Pulsars – rapidly rotating highly magnetised neutron stars – have many applications in physics and astronomy. Striking examples include the confirmation of the existence of gravitational radiation [359, 360, 371], the first extra-solar planetary system [403, 298] and the first detection of gas in a globular cluster . The diverse zoo of radio pulsars currently known is summarized in Figure 1.
Pulsar research has proceeded at a rapid pace during the first three versions of this article [221, 222, 224]. Surveys with the Parkes radio telescope , at Green Bank , Arecibo  and the Giant Metre Wave Radio Telescope  have more than doubled the number of pulsars known a decade ago. With new instrumentation coming online, and new telescopes planned [111, 368, 374], these are exciting times for pulsar astronomy.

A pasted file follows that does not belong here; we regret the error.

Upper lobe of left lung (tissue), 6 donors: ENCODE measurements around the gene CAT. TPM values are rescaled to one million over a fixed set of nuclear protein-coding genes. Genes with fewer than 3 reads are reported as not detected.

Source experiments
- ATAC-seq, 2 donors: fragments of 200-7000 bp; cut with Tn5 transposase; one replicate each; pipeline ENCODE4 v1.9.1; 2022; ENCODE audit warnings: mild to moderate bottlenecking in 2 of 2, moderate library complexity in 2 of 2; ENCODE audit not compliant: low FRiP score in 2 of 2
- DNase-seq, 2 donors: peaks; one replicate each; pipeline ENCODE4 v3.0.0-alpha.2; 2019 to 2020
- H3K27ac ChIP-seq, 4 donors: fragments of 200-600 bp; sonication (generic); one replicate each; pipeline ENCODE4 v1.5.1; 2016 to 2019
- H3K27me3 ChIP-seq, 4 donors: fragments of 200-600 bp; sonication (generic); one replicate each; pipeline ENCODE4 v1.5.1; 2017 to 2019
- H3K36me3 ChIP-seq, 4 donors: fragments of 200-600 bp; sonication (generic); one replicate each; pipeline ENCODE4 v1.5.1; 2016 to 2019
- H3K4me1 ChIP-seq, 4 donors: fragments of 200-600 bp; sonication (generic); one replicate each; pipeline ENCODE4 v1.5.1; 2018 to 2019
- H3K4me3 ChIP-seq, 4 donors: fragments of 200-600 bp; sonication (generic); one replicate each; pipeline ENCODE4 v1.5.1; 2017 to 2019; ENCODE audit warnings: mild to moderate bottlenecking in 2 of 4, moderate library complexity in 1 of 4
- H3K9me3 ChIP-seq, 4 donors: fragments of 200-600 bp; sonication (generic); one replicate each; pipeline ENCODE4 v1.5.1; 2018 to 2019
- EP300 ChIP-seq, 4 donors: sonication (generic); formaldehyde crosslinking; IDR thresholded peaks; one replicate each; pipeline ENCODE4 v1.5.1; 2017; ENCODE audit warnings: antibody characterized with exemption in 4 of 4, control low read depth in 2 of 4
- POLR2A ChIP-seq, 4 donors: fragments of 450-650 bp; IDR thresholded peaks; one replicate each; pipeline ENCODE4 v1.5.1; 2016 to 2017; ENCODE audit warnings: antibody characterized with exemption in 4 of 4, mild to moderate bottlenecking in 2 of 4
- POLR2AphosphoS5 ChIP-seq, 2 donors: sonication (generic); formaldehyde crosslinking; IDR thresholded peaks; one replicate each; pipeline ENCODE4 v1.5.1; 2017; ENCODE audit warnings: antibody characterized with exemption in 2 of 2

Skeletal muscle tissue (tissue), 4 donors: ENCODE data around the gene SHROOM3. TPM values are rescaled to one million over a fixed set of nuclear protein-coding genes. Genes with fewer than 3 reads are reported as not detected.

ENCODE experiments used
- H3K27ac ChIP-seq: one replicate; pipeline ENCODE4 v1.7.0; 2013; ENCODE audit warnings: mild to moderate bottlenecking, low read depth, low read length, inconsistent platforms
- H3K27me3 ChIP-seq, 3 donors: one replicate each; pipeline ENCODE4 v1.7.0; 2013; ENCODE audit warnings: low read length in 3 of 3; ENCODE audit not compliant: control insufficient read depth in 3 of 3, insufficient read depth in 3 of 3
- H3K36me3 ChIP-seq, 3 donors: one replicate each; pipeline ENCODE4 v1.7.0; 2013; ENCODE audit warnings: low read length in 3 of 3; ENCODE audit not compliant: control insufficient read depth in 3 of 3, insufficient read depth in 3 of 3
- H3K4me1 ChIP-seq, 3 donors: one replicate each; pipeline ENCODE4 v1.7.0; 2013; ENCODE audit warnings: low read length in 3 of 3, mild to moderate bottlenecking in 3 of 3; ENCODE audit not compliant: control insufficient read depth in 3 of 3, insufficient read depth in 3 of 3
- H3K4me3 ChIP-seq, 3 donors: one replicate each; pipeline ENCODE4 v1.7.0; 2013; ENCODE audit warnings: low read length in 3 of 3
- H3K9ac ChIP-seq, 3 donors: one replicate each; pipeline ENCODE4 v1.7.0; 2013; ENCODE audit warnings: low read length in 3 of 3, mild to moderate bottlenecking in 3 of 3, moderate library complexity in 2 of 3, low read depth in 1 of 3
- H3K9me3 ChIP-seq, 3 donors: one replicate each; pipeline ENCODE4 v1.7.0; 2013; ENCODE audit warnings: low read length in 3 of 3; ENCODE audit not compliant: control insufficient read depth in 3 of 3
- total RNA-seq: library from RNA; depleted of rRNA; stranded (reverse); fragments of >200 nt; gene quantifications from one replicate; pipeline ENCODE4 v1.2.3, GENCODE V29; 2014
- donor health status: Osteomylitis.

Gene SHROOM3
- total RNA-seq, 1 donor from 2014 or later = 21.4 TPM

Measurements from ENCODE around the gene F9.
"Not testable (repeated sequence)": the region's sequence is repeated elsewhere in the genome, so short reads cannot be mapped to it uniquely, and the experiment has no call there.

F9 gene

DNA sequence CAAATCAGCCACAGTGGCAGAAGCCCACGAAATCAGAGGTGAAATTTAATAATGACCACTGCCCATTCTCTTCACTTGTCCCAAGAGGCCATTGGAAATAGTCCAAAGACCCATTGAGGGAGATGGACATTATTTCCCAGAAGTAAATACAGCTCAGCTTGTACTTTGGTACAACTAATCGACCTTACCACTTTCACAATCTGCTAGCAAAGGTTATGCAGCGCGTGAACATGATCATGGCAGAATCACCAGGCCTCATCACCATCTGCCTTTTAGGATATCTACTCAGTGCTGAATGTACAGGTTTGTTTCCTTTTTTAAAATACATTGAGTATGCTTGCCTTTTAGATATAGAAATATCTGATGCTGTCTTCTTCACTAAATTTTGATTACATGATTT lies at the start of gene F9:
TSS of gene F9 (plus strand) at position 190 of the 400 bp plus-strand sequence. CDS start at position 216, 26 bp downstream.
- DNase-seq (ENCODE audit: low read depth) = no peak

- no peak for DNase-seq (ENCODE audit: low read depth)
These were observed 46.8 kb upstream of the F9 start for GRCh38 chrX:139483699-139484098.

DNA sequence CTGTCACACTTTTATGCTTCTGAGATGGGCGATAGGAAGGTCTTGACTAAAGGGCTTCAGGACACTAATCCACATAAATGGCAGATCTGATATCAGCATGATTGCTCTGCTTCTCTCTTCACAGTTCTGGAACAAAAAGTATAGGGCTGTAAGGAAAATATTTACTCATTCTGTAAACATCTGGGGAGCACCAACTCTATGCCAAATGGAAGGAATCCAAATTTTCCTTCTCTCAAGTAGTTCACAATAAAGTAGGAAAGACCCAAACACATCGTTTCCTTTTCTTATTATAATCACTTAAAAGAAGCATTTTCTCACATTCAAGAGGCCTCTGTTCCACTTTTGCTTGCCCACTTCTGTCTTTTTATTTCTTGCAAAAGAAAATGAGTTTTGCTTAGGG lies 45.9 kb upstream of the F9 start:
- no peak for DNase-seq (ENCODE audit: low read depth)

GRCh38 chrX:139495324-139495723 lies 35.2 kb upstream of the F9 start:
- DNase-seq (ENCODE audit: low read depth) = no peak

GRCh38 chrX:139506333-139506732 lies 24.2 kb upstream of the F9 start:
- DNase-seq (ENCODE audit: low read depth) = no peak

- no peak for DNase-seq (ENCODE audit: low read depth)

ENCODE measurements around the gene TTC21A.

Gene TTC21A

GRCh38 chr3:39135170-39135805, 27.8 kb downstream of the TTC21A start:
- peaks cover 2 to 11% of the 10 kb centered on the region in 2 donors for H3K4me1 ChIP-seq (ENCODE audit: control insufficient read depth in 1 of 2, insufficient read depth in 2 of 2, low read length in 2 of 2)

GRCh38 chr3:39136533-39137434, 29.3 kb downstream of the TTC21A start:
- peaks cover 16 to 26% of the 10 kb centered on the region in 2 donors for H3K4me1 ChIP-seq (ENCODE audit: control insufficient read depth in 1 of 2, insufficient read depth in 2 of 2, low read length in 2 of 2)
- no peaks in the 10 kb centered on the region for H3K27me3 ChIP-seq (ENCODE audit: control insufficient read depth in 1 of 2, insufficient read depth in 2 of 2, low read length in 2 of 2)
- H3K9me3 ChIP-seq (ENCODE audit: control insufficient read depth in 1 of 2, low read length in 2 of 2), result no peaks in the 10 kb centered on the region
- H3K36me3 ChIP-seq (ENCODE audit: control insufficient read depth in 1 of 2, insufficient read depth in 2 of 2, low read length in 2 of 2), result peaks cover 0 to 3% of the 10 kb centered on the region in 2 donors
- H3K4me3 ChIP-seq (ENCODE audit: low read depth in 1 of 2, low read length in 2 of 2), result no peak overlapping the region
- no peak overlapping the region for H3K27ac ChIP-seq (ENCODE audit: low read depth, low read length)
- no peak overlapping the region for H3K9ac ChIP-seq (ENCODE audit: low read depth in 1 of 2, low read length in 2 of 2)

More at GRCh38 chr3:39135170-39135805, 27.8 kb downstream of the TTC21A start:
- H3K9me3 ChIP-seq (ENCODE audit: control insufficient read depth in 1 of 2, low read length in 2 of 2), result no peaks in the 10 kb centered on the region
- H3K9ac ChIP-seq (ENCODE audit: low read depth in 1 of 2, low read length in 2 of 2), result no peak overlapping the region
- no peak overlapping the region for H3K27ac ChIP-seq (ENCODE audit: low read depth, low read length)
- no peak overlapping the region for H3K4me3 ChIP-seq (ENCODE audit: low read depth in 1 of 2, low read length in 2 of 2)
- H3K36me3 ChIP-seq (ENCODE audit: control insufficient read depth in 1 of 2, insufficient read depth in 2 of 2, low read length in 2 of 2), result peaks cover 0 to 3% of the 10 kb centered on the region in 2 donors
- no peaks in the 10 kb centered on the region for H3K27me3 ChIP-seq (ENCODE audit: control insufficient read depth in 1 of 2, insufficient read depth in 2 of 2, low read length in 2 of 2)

The aims of this review are to introduce the reader to the field and to focus on some of the many applications of pulsar research in relativistic astrophysics. We begin in Section 2 with an overview of the pulsar phenomenon, a review of the key observed population properties, the origin and evolution of pulsars and the main search strategies. In Section 3, we review present understanding in pulsar demography, discussing selection effects and their correction techniques. This leads to empirical estimates of the total number of normal and millisecond pulsars (see Section 3.3) and relativistic binaries (see Section 3.4) in the Galaxy and has implications for the detection of gravitational radiation by current and planned telescopes. Our review of pulsar timing in Section 4 covers the basic techniques (see Section 4.2), timing stability (see Section 4.3), binary pulsars (see Section 4.4), and using pulsars as sensitive detectors of long-period gravitational waves (see Section 4.7). We conclude with a brief outlook to the future in Section 5. Up-to-date tables of parameters of binary and millisecond pulsars are included in Appendix A.
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